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Major Aussie law firm HWL Ebsworth is the latest Australian organisation to suffer at the hands of a potential ransomware attack, after a Russian hacking group claimed to have accessed its systems and stolen a large chunk of data.
In a post on its website, the Russian-backed ALPHV ransomware group behind the BlackCat hacking operation revealed that it had stolen four terabytes of data from the Aussie law firm, including employee personal data covering IDs, accounting data, loan data, insurance data and CVs.
In addition, ALPHV claimed to have stolen a stockpile of client data, including credit card information, financial data and load data, as well as a range of internal company files and network mapping and credentials.
#Australia ?? - ALPHV ransomware group has announced HWL Ebsworth, a commercial law firm, on the victim list
The group claims to have 4 TB data including internal company data, clients documentation, complete network map, and more.#DarkWeb #ransomware pic.twitter.com/m8HzFJWC3v— Daily Dark Web (@DailyDarkWeb) April 28, 2023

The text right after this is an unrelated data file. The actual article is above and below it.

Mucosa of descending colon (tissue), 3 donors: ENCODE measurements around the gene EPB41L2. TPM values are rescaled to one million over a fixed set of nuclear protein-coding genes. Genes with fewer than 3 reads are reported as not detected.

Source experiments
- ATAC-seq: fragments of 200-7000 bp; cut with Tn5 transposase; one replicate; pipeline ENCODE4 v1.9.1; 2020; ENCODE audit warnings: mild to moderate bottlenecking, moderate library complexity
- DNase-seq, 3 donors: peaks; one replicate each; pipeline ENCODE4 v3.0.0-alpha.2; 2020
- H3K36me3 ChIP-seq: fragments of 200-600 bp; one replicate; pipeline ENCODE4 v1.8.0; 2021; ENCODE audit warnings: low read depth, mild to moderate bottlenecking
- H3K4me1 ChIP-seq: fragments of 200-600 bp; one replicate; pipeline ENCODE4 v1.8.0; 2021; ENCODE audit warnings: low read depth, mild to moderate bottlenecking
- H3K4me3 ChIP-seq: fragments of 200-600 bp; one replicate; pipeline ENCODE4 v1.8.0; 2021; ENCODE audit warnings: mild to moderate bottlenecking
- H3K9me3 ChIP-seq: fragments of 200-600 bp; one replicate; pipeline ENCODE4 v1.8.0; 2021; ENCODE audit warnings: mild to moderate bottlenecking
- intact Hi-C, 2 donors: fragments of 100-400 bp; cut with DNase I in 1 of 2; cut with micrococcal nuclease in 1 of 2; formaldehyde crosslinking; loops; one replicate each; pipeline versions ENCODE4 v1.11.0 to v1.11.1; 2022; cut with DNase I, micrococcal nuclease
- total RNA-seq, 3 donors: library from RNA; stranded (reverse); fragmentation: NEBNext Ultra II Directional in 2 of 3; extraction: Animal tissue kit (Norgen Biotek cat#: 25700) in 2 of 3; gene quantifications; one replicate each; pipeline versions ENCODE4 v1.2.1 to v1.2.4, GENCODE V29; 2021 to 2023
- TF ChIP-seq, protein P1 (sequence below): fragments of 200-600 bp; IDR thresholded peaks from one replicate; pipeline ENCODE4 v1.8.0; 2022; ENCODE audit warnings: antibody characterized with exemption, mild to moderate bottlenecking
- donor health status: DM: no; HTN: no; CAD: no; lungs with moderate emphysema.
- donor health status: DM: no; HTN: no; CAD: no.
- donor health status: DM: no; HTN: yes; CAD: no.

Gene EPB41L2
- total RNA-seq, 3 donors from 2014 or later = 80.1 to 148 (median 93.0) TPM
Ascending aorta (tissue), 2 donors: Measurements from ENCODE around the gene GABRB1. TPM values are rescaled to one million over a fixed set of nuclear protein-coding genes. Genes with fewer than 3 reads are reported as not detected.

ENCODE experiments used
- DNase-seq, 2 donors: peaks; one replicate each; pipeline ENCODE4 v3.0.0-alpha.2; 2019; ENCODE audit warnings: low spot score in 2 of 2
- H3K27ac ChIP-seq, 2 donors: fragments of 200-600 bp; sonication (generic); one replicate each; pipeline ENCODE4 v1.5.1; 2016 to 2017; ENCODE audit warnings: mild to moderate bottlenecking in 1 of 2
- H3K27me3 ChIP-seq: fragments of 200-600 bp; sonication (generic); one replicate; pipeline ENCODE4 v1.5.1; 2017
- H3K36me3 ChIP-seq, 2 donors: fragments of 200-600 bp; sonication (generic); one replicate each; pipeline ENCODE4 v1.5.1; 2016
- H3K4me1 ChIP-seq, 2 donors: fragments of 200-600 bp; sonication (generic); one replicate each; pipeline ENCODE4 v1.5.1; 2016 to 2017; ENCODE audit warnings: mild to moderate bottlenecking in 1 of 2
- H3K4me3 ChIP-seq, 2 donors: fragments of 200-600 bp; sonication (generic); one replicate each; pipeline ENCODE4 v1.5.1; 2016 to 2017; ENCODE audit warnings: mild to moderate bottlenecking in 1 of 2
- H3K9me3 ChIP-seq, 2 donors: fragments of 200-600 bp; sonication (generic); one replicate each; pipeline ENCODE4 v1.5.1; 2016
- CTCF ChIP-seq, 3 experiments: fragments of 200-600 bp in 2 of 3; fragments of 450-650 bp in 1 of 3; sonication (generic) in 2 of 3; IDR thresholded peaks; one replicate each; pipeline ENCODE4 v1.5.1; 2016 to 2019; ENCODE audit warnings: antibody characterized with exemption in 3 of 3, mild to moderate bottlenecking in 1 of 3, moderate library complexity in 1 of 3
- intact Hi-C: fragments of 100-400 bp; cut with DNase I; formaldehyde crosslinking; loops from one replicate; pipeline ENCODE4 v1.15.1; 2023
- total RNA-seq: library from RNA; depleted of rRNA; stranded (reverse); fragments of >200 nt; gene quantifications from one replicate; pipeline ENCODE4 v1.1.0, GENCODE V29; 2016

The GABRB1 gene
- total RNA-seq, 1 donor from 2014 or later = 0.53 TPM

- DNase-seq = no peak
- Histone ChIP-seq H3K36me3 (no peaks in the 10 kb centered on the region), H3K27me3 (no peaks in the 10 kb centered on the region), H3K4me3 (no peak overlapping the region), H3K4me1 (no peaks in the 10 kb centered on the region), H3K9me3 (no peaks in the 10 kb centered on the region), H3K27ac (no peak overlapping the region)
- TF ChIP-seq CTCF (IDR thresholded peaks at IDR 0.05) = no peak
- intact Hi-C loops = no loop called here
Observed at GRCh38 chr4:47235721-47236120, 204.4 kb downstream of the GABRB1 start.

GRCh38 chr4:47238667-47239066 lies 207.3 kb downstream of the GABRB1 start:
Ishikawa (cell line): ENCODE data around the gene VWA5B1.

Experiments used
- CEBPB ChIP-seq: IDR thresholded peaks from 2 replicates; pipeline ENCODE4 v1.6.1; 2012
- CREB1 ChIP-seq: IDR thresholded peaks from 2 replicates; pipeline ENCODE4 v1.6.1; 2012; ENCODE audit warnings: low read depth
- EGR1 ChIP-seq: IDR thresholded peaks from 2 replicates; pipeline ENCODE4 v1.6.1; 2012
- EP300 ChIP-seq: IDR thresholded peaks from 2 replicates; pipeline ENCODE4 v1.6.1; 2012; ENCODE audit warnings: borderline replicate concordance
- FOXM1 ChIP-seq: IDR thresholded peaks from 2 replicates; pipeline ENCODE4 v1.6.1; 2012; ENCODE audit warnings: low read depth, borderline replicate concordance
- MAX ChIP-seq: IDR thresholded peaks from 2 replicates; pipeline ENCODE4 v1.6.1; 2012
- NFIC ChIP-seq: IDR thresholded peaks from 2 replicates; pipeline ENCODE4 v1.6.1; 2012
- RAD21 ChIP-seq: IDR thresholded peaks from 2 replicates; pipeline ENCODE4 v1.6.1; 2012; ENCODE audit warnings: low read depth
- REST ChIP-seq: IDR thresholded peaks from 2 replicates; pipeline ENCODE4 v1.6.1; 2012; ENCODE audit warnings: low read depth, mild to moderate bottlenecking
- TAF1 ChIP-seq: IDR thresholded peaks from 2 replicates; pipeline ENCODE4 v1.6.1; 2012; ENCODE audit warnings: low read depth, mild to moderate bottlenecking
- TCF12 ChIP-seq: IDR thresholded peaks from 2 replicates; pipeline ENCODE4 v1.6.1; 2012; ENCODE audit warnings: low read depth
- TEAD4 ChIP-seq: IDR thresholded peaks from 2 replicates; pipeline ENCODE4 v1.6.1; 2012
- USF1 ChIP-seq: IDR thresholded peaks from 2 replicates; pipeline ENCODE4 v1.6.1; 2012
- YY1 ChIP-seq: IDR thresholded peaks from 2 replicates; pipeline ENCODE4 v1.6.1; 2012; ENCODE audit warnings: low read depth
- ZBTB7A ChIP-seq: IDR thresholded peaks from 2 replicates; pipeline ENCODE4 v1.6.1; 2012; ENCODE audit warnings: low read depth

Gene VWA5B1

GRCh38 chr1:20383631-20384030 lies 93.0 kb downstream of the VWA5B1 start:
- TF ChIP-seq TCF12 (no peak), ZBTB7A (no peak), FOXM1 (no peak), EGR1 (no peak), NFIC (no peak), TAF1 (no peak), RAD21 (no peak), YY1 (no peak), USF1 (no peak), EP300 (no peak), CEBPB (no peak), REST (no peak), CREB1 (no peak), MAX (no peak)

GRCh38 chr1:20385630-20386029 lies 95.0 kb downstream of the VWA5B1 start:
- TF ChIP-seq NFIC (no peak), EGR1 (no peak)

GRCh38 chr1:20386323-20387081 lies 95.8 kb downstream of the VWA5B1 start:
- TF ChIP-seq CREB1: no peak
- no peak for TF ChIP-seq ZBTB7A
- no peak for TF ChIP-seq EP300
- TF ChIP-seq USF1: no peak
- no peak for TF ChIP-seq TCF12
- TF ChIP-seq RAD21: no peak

ALPHV, which runs as a ransomware-as-a-service business model, has been active since late 2021 and, according to Palo Alto Networks, is one of the top three ransomware groups targeting Australia, having previously hit major organisations such as LJ Hooker.
The group infiltrates company networks in a number of ways, such as exploiting vulnerabilities and drawing in victims with emails and Google ads containing malicious software.
While ALPHV’s claims are yet to be verified, HWL Ebsworth has reportedly reported the incident to the Australian Cyber Security Centre (ACSC), as legally required under the Security of Critical Infrastructure Act 2018.
HWL Ebsworth is considered one of Australia’s leading national law firms and has offices in every one of Australia’s states and territories. Cyber Security Connect has reached out to the group requesting comment on the incident.
Alongside HWL Ebsworth, ALPHV has claimed responsibility for a number of major breaches, including a recent attack on computer hardware manufacturer Western Digital.
Claiming to have stolen 10 terabytes, the ransomware group is now mocking the organisation’s initial response to the alleged breach, having posted screenshots and videos showing its actions responding to the attack and suggesting it still has access to its systems.
Western Digital is currently not negotiating ransom with ALPHV. It also denied requests for comment on the recent screenshots.
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